Burbage, Leicestershire born centre forward George Dewis began his football career playing as a junior for Stoke Golding. Dewis joined Birmingham Combination club Nuneaton Town in 1932 from where he was signed by First Division club Leicester City in October 1933, making his Football League debut against West Bromwich Albion the same December. He scored his first goal for The Foxes in his next match two weeks later in a home defeat to Middlesbrough and played only once more in his debut season. Indeed he was very much on the fringes for his first four seasons at Filbert Street, during which time they were both relegated and promoted back to the top flight as Second Division Champions in 1937, Dewis scoring twice in 8 matches during the successful campaign.
Dewis broke into the team with more regularity from November 1937 and in 1938-39 he was Leicester’s top scorer with 12 goals as Leicester were again relegated from the First Division in the last season before the outbreak of the Second World War in September 1939 forced the abandonment of peacetime football. Dewis lost much of his career to the Second World War, spending time in the army while playing for Leicester in the wartime football leagues, as well as guesting for Chesterfield, Leeds United, Sheffield United, Bury Town and Yeovil & Petters United.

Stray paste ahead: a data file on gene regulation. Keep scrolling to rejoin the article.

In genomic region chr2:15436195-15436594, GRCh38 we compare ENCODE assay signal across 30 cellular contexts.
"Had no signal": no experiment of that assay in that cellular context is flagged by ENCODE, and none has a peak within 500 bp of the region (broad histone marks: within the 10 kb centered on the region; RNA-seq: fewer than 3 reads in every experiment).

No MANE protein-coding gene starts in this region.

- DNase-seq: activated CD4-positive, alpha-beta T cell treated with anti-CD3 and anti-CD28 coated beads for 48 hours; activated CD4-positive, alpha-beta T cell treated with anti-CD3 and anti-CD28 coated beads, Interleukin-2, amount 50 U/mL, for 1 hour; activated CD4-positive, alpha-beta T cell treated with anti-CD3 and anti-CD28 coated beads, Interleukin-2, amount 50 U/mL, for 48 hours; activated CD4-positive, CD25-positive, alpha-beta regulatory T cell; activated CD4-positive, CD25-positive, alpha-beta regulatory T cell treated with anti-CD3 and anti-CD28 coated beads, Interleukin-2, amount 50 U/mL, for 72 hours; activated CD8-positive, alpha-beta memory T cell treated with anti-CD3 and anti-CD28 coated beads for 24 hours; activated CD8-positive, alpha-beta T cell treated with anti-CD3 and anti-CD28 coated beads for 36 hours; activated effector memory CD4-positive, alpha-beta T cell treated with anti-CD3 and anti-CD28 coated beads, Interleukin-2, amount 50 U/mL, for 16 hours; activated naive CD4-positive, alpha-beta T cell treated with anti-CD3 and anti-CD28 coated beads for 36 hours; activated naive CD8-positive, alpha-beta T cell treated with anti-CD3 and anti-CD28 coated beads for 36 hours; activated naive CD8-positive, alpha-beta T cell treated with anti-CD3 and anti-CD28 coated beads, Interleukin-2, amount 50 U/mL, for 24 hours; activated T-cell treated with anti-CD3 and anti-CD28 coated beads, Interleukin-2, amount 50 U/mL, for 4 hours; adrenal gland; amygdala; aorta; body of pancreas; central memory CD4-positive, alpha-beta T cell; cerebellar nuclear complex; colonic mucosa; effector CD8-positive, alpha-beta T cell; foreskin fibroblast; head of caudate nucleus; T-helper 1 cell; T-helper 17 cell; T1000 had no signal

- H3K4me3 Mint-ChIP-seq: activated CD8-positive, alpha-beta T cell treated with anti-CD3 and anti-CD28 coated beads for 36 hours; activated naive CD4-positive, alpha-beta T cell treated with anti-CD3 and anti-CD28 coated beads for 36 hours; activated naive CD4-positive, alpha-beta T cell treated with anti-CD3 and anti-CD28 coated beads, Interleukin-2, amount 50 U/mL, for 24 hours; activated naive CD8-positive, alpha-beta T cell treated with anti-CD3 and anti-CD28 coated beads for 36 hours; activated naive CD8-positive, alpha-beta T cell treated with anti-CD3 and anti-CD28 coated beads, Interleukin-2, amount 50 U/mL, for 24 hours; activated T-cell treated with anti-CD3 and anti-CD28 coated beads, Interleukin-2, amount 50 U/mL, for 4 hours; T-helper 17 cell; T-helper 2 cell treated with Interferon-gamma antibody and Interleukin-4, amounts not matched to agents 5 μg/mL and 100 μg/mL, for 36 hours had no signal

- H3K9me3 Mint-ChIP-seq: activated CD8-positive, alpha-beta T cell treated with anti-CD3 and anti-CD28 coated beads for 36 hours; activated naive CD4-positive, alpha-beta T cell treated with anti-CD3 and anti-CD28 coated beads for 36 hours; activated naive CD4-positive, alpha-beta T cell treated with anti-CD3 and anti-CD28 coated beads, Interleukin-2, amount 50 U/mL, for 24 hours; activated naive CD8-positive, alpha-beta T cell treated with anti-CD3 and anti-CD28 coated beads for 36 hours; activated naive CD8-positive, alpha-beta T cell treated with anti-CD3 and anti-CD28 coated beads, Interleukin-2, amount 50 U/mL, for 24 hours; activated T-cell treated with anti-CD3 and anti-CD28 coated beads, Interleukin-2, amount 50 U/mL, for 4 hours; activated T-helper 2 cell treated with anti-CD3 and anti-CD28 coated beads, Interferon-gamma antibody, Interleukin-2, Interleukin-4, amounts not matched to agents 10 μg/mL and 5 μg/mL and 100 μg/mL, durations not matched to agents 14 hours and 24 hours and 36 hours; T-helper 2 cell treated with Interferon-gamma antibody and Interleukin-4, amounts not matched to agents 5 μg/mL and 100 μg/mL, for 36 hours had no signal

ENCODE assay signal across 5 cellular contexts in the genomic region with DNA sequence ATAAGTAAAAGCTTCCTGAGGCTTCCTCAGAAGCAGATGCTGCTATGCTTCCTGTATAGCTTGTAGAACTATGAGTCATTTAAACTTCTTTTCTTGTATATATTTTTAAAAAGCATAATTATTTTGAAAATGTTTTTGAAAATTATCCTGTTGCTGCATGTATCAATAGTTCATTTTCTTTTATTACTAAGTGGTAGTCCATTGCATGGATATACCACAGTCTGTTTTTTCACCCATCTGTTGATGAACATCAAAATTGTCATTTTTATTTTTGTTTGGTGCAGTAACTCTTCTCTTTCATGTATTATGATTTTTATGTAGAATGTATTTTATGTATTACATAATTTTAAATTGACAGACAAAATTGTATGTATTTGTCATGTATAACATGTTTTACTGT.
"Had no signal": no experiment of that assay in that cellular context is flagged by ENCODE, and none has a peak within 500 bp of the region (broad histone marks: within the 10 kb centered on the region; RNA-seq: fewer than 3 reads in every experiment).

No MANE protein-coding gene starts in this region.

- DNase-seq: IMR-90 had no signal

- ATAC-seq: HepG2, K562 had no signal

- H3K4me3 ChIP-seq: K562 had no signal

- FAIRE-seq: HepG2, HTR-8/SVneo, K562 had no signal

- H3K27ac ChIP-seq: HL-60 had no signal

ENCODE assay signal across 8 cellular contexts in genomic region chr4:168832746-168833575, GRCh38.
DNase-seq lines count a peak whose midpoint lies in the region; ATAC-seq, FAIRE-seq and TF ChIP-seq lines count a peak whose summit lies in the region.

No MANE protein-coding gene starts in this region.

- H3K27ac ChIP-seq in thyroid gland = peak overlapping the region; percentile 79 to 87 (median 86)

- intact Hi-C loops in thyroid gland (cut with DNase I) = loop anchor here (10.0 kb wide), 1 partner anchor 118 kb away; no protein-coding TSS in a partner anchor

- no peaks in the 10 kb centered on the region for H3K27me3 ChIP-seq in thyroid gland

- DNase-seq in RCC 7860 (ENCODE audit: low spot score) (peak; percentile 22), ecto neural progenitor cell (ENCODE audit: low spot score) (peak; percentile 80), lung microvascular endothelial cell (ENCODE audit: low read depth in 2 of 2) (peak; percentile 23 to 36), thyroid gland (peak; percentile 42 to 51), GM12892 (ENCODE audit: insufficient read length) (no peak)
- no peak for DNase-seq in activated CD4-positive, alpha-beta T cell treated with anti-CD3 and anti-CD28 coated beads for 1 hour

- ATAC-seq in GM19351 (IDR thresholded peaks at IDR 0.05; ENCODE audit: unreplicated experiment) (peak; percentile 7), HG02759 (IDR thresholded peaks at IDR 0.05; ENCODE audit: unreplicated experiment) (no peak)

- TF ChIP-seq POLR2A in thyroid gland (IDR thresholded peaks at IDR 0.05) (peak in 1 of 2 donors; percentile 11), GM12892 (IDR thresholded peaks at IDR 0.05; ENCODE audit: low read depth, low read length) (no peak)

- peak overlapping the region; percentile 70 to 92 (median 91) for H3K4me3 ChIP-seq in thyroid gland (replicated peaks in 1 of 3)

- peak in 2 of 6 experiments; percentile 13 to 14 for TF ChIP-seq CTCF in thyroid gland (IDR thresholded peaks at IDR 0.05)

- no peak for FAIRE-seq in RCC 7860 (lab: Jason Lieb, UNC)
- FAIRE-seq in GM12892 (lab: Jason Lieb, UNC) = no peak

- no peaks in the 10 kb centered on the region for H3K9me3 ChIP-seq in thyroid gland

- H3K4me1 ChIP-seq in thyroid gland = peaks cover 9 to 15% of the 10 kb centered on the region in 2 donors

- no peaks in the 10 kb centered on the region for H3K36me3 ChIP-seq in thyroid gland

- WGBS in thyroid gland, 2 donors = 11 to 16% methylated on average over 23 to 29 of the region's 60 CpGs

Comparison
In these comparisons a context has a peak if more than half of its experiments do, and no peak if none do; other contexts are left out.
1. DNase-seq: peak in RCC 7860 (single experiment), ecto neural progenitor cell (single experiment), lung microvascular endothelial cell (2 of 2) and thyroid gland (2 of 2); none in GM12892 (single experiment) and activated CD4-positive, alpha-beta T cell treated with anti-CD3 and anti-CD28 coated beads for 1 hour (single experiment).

Following the War Dewis returned to Filbert Street and resumed League football with Leicester, and was again their top scorer during the 1946-47 season with 19 goals. In April 1947 he hit a hat-trick for City in a game against Millwall, which was City’s first ever home game against The Lions. After 51 goals in 129 appearances for Leicester over nearly 17 years and with his best years now behind him, Dewis moved to Yeovil Town in the summer of 1950, for whom he had previously guested during the War, but stayed only a season before retiring in 1951.
Following his retirement, Dewis became part of the coaching staff at his former club, Leicester City, initially as a coach, then as a trainer for the youth and reserve teams before finally becoming the club’s kit man, a post he held until 1983. During his time as a coach, Dewis played a key role in the rise to prominence of Peter Shilton.